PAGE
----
You can irreparably damage your brand with a single email.
I was reminded of this FACT the other day when I received a phone call from my friend Spencer. Spencer is a good dude. He works hard. Takes care of his family. Goes out of his way to help others.
But one of Spencer’s most admirable qualities is that he is always seeking ways to improve.
In fact, he has probably spent TENS OF THOUSANDS of dollars on books, courses, seminars, professional organizations, etc., all focused on making him a better person and marketer.
When he wanted to become a better copywriter, he spent money on Ramit Sethi’s, Call to Action (which he said was EPIC). When he wanted to monetize his blog, he spent money on Derek Halpern’s, Blog That Converts, (which he said was some of the best content on the subject). When he wanted to know more about the psychology of pricing for his business, he took Nick Kolenda’s, Pricing Psychology.
So it came as no surprise when he told me he had purchased a seminar from one of his MARKETING IDOLS (the name of this person doesn’t matter for purposes of this story). He told me that he had previously bought stuff from this guy; and it was GOLD. So he had really high hopes for the seminar.
He also really respected this guy. Even looked up to him as a professional. I mean he really went OUT OF HIS WAY to evangelize this guy's brand; telling everyone that would listen how great he was.
It needs to be said that one of Spencer’s greatest qualities, is also his Achilles Heel; Spencer TRUSTS that people generally want to do the right thing. This is probably because that this is his way of operating; treating others the way he would want to be treated.
Anyway, Spencer bought this seminar, which came with several bonuses; one of them was an ebook.
As Spencer went through the seminar, he realized that he never received the bonus. So, like any normal person would, he politely emailed the guy:
After waiting nearly a week without a response. He followed up with another polite email:
Again, no response. Nothing. Nada. He waited another week and...
Now it NEEDS to be said, all that Spencer wanted was what he PAID for. More importantly, he wanted what was PROMISED to him. He spent his HARD EARNED MONEY on this seminar. Money that could have gone elsewhere. He TRUSTED this guy to deliver.
So he did what any reasonable person would do and reached out to the distributor of the product to request a refund because his purchase was incomplete AND he was unable to reach the seller after multiple attempts.
I can tell you that Spencer felt bad about asking for a refund from someone he admired so much. But I can also tell you that Spencer didn’t like being taken advantage of.
It is important to note - Spencer didn’t actually want a refund, he wanted a complete product. The one that he was PROMISED. That is why he made the purchase in the first place.
Of course, the distributor initiated the refund, and wouldn’t you know it - THIS was the action that elicited this response from Spencer’s idol:
Now, this response could have taken place like a week or two prior and avoided all of this. In fact, it is offensive that this guy didn’t already KNOW why the refund was requested from Spencer’s previous emails. I mean Spencer did reach out TWICE in the last two weeks.
Regardless, Spencer really respected this guy, so he sent him an email explaining what happened and attached screenshots of the emails he sent:
Did the dude apologize?
As you can see, Spencer even told the guy, [I am] a “huge brand advocate.” He also told him that all he wanted was what he paid for.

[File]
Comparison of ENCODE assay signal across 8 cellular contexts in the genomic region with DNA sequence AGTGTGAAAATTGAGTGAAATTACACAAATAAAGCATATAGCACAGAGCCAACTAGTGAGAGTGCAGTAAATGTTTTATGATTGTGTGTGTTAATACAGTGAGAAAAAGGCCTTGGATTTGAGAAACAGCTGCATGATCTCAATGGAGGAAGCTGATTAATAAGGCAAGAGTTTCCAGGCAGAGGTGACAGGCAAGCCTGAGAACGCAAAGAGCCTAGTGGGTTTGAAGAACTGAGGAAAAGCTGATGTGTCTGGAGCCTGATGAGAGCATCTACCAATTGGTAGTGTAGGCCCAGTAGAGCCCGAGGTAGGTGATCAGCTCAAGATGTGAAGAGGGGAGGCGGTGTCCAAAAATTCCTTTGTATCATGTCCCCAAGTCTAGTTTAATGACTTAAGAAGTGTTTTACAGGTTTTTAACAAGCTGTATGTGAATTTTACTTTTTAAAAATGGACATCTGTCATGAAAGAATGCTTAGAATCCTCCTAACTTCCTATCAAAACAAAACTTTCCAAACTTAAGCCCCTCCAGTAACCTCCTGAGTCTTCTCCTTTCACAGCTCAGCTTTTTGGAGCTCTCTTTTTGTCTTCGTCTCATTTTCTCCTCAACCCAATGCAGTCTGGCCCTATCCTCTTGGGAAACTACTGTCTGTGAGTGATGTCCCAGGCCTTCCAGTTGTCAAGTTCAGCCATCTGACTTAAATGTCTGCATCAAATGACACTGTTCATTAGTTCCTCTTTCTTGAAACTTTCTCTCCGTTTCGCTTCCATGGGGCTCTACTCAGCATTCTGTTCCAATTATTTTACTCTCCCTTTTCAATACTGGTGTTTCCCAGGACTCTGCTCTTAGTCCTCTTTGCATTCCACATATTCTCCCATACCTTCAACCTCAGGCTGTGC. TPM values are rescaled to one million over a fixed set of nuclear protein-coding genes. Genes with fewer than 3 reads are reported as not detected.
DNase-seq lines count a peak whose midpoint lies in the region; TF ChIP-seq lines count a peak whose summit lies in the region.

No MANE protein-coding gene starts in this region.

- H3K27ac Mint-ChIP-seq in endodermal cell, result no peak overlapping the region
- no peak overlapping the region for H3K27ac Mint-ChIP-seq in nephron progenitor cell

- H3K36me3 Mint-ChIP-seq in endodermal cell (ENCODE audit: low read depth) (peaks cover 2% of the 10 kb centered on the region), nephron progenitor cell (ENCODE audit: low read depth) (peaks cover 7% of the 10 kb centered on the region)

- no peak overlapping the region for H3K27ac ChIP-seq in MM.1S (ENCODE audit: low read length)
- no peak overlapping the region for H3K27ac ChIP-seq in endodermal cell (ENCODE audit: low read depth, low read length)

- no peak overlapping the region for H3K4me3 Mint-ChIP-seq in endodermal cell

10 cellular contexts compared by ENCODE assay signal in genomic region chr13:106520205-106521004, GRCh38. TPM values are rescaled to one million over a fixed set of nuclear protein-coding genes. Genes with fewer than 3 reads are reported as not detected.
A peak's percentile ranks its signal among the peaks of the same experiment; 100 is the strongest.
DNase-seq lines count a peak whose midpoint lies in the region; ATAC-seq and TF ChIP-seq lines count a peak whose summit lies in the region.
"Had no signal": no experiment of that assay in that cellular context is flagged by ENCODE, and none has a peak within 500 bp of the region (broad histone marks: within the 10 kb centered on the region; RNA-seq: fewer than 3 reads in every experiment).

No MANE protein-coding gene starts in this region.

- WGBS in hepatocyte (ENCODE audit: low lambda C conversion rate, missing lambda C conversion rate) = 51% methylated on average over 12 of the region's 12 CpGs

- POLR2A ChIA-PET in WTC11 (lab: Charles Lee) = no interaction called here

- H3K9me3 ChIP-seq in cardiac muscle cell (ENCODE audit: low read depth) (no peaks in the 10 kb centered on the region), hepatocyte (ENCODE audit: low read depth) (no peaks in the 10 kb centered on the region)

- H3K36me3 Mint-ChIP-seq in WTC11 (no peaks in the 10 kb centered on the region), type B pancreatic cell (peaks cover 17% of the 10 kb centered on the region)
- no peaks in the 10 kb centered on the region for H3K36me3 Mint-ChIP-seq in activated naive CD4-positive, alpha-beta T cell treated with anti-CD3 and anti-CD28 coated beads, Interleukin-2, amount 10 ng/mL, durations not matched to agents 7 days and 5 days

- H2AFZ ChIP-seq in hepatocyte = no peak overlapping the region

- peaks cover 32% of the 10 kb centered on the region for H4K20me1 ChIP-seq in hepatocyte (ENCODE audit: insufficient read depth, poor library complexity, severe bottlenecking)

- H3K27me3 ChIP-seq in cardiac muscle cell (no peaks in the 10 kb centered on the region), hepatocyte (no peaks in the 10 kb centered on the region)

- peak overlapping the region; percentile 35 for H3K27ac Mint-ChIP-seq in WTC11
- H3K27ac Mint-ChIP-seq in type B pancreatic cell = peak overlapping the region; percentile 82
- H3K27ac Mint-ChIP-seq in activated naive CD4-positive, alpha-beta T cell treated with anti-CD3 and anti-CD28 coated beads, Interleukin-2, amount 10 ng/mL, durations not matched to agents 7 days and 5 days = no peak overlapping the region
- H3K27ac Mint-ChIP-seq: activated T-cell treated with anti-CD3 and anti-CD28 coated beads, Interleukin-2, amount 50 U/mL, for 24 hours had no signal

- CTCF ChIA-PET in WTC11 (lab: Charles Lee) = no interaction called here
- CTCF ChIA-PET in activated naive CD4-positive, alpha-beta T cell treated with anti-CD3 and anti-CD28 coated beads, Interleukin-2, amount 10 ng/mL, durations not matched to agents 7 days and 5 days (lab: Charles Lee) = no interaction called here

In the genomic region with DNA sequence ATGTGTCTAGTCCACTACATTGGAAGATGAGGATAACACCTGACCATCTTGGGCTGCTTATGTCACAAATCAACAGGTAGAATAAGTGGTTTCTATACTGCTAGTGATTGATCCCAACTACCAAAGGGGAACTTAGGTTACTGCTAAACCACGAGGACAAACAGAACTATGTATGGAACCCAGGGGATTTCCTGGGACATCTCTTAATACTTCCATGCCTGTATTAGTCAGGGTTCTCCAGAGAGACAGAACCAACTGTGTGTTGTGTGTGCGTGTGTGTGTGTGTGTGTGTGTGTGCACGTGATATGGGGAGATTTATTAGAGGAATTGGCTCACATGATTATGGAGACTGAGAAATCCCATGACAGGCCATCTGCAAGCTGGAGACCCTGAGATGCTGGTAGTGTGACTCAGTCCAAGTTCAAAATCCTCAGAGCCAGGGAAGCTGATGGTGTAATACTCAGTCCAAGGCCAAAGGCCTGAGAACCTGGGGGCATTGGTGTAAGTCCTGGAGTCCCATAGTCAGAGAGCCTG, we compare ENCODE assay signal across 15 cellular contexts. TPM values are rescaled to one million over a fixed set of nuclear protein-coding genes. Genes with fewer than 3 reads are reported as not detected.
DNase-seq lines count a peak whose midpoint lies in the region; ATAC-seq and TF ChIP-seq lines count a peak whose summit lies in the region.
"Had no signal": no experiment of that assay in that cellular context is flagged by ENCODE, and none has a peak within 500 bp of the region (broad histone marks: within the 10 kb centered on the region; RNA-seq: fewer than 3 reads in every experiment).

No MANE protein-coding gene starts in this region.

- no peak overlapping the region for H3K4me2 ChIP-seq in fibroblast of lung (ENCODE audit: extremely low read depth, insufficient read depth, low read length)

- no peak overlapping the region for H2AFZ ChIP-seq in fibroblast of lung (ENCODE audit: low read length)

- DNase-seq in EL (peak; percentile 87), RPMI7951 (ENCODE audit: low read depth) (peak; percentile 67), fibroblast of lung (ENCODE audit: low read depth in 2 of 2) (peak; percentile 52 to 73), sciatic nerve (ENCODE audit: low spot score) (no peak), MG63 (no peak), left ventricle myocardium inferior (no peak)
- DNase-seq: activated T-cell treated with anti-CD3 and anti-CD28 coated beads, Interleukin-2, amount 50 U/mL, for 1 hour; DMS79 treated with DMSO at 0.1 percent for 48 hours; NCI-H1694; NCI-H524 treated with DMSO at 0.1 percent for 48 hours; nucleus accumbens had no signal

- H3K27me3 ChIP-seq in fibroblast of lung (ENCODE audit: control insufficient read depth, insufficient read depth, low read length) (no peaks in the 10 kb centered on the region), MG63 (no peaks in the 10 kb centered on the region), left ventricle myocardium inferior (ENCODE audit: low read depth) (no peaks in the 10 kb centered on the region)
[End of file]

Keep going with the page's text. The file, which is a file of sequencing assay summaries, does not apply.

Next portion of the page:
This was a golden opportunity for this guy to turn this around. This guy could have made Spencer a BRAND ADVOCATE for LIFE. All he had to do was apologize and make things right.
In fact, in their recent book, The Power of Moments (2017), Chip and Dan Heath call this turning valleys into peaks. It is essentially taking a negative experience and converting it to a positive experience that is stronger than the initial bad experience.
Unfortunately, this guy didn’t care. Instead, he insulted Spencer:
In another context, the words “No worries, dude… No hard feelings…” would come off sincere.
But in this case...
Dripping. With. Sarcasm.
“So the reason for the refund was because you didn’t have access to... $7 Amazon book.”
I wouldn’t be me if I didn’t say this…
What a DICK.
What GOOD came from injecting the low-value price of the ebook into the conversation other than to minimize its importance? I mean, if it is ONLY worth $7, and isn’t worth a shit, why even include it? Are you in the business of selling shit?
Or are you a simply a condescending asshole?
So Spencer wrote back that he was offended:
As a brand consultant and consumer psychologist, I find it ironic that the person trying to salvage the relationship is the consumer. Spencer explains WHY he asked for the refund in the first place AND even tells the guy he “remains an advocate” of his work!
Shouldn’t it be the other way around?
If nothing else, this shows Spencer’s true character. In the face of disappointment from someone he truly admired, he STILL tells the guy that he respects his work.
Of course, there was no response beyond this email.
The reality is, this guy totally missed the mark. From a business perspective, he lost revenue. From a brand equity perspective, he just lost…
Branding your business, product, or service extends far beyond the visual design. In fact, a brand is inextricably linked to the customer experience it provides.
This ONE email came in like a wrecking ball and destroyed the relationship that a high-value customer had with this business. Making matters worse, this ONE email damaged this guy's brand. When Spencer now talks about this Brand, what do you think he will say?
It won’t be good.
It will be another swing of a wrecking ball...